Author: Tyler McCain
Tyler graduated from Georgia State University in 2019 with a bachelor’s degree in finance. He is a former Wealthy Habits instructor.

At this point, we have discussed child whole life policies and 529 plans in articles on the Wealthy Habits blog. In those articles, I referenced a third option for saving for your child’s future – creating an investment account. There are many advantages to this option, but it does not provide the tax benefits present in child whole life policies or 529 plans.

Let’s look at the advantages of investment accounts. The first is that since you have complete control of the account, you can create a more fluid dialogue with your child about the investments and even allow them to suggest investment options for a small percentage of the assets. This is a huge plus, as you will not be managing this account forever. By getting children interested in investing in the markets now, they will be more likely to continue to pay attention to the markets and their personal finances in the future.

When it comes to opening an account for children, you will typically see two options. The first is an UGMA (Uniform Gifts to Minors Act) account. With this account, you can deposit funds for securities purchases. The account becomes the child’s at either age 18 or 21, depending on your state.

There are some minor tax benefits to setting up an UGMA account compared to holding the assets in another account and dispersing them to the child at age 18 or 21. Specifically, the first $1,050 of unearned income is tax-free, and the second $1,050 of unearned income is taxed at the minor’s tax rate. All earnings beyond that are taxed as capital gains and passed on to you. Overall, this results in tax savings over holding your child’s assets in your personal investment account.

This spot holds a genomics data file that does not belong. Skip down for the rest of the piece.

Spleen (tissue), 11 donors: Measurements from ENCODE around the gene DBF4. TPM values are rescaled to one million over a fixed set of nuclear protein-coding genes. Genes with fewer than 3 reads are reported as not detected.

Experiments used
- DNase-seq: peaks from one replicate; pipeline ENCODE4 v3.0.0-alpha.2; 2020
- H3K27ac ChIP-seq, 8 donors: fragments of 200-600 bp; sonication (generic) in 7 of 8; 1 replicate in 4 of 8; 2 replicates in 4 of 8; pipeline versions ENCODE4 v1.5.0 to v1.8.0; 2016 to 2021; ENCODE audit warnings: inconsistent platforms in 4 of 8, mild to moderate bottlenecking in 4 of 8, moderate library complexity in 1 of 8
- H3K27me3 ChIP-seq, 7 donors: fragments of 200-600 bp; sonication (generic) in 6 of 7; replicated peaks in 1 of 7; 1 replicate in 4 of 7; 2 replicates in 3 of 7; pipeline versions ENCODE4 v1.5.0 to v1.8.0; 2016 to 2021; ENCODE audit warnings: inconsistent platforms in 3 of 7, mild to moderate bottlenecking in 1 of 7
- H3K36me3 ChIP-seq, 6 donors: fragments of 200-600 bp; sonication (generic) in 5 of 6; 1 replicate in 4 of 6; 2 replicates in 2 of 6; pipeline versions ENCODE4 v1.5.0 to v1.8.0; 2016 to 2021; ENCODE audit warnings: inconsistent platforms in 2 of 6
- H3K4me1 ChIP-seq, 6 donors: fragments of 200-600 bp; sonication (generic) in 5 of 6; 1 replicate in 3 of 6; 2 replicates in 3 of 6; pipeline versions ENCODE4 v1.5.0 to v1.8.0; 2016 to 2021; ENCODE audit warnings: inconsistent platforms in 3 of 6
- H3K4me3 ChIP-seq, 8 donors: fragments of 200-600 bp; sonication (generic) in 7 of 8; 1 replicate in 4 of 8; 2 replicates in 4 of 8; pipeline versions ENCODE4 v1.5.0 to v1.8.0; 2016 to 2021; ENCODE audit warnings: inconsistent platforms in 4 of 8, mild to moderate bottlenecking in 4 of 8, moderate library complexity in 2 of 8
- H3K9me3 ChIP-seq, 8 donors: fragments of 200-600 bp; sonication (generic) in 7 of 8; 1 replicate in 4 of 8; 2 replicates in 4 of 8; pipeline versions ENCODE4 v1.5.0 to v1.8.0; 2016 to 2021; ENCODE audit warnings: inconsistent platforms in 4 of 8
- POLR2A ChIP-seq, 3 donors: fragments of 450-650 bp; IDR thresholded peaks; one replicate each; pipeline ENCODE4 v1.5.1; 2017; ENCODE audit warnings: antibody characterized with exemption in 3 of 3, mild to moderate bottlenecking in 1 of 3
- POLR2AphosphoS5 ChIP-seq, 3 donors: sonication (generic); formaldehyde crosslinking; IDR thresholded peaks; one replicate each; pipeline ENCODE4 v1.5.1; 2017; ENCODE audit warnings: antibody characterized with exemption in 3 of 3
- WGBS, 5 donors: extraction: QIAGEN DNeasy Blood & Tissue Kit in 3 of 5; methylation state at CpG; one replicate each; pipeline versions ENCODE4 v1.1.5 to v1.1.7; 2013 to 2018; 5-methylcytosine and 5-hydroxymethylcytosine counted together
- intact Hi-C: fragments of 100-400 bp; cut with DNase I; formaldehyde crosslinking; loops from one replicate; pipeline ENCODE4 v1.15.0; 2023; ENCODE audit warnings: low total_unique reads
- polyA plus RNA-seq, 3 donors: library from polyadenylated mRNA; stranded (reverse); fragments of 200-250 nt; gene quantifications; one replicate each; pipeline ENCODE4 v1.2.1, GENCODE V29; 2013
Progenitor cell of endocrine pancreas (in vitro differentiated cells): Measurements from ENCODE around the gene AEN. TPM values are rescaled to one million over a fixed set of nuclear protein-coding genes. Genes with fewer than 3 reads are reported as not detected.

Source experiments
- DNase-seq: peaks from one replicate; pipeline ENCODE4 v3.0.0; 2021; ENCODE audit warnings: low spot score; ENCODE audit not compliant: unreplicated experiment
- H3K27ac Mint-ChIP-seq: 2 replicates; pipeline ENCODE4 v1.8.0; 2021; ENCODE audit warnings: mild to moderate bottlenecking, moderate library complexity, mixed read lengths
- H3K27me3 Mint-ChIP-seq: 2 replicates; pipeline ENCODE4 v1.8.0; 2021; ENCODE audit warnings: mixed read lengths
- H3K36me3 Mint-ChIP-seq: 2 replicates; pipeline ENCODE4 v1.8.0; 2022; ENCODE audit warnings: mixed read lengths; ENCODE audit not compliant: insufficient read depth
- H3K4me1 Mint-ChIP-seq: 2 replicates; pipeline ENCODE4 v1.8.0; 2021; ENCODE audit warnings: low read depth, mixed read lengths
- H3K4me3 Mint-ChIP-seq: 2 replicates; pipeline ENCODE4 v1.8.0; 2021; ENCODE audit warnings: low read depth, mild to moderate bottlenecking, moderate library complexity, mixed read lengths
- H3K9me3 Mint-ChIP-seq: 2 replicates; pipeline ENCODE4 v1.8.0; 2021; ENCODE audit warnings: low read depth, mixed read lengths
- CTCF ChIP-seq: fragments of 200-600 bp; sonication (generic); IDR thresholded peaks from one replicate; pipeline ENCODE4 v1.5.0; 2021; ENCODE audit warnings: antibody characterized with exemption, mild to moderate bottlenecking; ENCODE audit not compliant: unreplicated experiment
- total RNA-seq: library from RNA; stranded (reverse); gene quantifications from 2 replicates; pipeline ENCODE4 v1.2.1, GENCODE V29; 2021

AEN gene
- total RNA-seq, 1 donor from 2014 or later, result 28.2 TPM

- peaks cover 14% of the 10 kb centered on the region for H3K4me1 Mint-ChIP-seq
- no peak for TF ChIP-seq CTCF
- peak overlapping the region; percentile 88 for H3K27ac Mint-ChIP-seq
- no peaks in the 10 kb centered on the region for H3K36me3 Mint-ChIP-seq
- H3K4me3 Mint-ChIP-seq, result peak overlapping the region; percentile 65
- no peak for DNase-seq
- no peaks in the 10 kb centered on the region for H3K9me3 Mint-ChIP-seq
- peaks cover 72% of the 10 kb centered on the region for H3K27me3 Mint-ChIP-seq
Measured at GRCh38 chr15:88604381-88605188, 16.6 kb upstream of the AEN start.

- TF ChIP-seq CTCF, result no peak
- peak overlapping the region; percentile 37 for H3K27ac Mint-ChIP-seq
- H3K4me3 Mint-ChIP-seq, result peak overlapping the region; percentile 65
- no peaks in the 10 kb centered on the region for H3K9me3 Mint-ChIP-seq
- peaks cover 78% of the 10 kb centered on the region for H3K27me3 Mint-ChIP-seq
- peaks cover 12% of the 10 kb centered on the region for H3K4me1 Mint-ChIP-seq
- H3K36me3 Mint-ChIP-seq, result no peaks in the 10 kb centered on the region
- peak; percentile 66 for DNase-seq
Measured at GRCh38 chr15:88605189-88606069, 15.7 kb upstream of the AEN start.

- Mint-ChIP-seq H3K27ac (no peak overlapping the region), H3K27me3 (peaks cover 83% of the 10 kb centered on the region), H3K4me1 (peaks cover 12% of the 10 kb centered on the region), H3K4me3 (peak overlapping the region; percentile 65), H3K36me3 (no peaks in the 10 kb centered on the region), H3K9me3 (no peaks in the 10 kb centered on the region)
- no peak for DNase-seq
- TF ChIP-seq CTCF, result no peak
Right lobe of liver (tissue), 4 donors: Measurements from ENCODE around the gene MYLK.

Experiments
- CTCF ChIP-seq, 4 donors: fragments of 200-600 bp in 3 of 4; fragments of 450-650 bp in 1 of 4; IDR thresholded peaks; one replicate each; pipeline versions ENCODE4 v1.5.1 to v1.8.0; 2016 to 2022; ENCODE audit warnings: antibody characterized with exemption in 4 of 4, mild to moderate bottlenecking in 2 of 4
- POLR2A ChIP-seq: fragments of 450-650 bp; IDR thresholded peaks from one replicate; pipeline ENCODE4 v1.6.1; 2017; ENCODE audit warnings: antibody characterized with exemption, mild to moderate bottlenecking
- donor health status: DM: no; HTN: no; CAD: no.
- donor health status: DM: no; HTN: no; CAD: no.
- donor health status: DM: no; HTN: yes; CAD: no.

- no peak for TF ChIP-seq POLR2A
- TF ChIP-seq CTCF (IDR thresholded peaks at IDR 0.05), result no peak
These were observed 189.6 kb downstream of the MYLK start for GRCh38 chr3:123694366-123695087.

The second option that you might see is an UTMA (Uniform Transfers to Minors Act) account. The primary difference between these two accounts is that under an UTMA, you can transfer more than just securities, including patents, real estate and art. You can also lock these assets away until a child is 25 years old.

Once an account is open, it is time to decide exactly how to allocate the money. If your child is an infant and you plan to put more money into the account each year, it might be beneficial to create a more aggressive allocation. As your child ages, you are going to want to protect some base level. As this protection is needed, you can lower the overall risk through purchasing blue-chip stocks or fixed-income assets.

Another important thing is to get your child involved in the allocation of the account. Parents who have allowed their children to make decisions on allocations have said that that their children share financial articles and do legitimate research on companies and the stock market. Getting children interested now could save a lot of grief and misunderstanding as they get older.

At Wealthy Habits, we teach teens about planning for the future by making smart financial management decisions.  Another session of Wealthy Habits online courses are starting in October.



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